A life in Liverpool matches: number 1: Liverpool 7 Tottenham Hotspur 0, September 1978

My first game. And what a game. In the canon of great Reds matches, it’s up there with Rome, with Paris, with 5-0 against Forest and slotting four past FC Lowry Centre and their go-the-game-on-a-penny-farthing fans last year. It’s the B-side of Abbey Road, the last episode of the second series of The Sopranos, the date that ends up with you being invited back for coffee. It’s Liverpool FC at their height, the team from your town, an institution every bit as famous as The Beatles, annihilating everything in its path. This is that team at its absolute zenith.

And I, aged just six years old, am there to see it.

Whether it’s the first gig you go to (Adam & The Ants at Deeside, 1981, in my case), the first single you buy (Adam again – Stand & Deliver), we men – and for the most part, it men we’re talking about here – construct personal histories that paint us in the best possible light. The opening of your LFC account is important. You can’t lie about it, so it needs to be special. Your first game was at home to Bradford City in the first found of the Milk Cup? No one’s interested. But the 7-0? Ah, now you’re talking…

So I’ll be truthful here. I’ve dined out on this game for years. Drunk rounds bought for me by younger fans in awe of One Who Was There, replayed YouTube clips of goal and basked in the humiliation of Ardiles and Villa in their first match on English soil. Who could forget those moments?

Well, me, for one.

The events I can recall from that day aren’t the things you’d expect. It’s only now, thanks to the internet, that I can see the beauty of McDermott’s header or the lightning pace of Steve Heighway making the left wing a personal fiefdom.

Instead, I remember other things, snapshots, glances: the silhouettes of people against the windows at the back of the Kop and the swaying, hazy mass below with its scarves, its banners held aloft; The startlingly young-looking Steve Perryman squinting out from the pages of the programme – how old was he? Twenty-six? He looked about eight; The walk from Kirkdale station, up the alleys to the hulking mass at the top of the hill; The entrance to the Paddock somewhere under the Main Stand – 45 pence for me, 90 for my dad; Getting lifted by older fellas to the front so I could see the match, everyone looking out for this kid at his first game. And finally, the cameraman wedged inbetween us all, headphones clamped to his ear, light blue, short-sleeved stretched shirt over his big, blokey frame.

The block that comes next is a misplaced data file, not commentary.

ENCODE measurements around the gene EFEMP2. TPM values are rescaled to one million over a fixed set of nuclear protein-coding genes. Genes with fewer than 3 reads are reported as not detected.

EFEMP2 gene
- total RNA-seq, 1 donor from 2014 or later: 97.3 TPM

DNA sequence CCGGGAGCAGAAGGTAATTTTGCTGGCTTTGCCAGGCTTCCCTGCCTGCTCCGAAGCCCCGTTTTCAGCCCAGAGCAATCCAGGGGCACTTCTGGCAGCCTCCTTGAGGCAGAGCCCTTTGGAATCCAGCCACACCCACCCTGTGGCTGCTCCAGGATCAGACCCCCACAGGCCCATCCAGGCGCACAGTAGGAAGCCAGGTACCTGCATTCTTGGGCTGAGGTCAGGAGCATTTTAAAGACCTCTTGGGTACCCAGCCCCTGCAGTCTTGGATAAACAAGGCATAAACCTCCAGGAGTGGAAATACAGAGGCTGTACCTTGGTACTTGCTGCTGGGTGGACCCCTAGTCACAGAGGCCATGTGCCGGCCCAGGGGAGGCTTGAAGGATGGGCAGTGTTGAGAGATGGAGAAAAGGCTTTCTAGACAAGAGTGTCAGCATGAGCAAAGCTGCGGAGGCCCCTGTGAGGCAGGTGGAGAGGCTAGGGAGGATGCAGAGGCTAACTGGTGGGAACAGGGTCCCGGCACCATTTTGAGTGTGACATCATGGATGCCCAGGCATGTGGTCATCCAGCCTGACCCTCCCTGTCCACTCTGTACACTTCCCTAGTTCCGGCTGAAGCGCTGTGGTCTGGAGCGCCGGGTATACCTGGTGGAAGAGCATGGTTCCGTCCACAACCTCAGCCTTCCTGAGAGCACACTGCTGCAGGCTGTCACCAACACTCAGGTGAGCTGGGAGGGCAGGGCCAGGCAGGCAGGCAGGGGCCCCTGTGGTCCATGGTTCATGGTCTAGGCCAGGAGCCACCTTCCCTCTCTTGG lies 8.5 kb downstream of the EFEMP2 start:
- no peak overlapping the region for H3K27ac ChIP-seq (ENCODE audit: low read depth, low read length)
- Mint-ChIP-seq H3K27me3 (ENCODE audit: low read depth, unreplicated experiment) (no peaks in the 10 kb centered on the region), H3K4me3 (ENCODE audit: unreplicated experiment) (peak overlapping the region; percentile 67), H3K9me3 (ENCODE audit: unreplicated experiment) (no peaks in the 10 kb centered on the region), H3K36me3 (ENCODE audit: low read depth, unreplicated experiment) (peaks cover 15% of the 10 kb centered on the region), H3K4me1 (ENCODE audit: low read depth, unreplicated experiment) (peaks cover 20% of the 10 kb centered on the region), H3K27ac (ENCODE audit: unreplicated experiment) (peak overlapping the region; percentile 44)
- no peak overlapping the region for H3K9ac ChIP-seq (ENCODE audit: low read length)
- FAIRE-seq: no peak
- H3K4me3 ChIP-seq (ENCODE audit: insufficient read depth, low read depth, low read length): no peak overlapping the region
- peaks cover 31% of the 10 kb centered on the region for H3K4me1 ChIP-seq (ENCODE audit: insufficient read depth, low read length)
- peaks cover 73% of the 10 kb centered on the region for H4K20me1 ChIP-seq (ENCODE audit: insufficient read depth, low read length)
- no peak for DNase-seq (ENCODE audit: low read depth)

“Can I have a look through your camera, please?”

I was always cheeky.

“”Course you can, son.”

I lifted myself up and squinted into the viewfinder.

“It’s in black and white”
“It is, yeah.”

I was flabbergasted. All that equipment and they couldn’t even afford a colour telly! I wouldn’t be this disappointed again until I found “Father Christmas” putting my Liverpool kit over the end of the bed wearing a blue dressing gown and ’70s comb-over. I asked him why. He told me. I instantly forgot what he said, but I can still see those little black and white figures running about on that screen, another memory of that unforgettable forgettable day.

None of this should surprise us. As we get older, it’s the little things that linger, no matter how big the event. Going to football matches isn’t just about seeing the great players score great goals – those moments largely fade away – it’s about the ordinary stuff: finding a spec on a floodlight at Coventry, getting bombarded with abuse by a pensioner at Old Trafford, falling asleep standing up in the Kop because you’ve been awake all night. It’s about things you don’t want to forget because they remind you of who you are.

And that six-year-old boy, with the good fortune to be growing up just a few miles from the most famous football team in Europe was put on a journey that day, one I’m still on – though the ride’s been a little bumpy of late. And yet this journey is one I have to see through to the end, wherever – or whatever – that end is. And the memories I’m making are in widescreen, three-dimensional Technicolour.

Nothing like that TV camera at all then.

Written for Well Red magazine, out now


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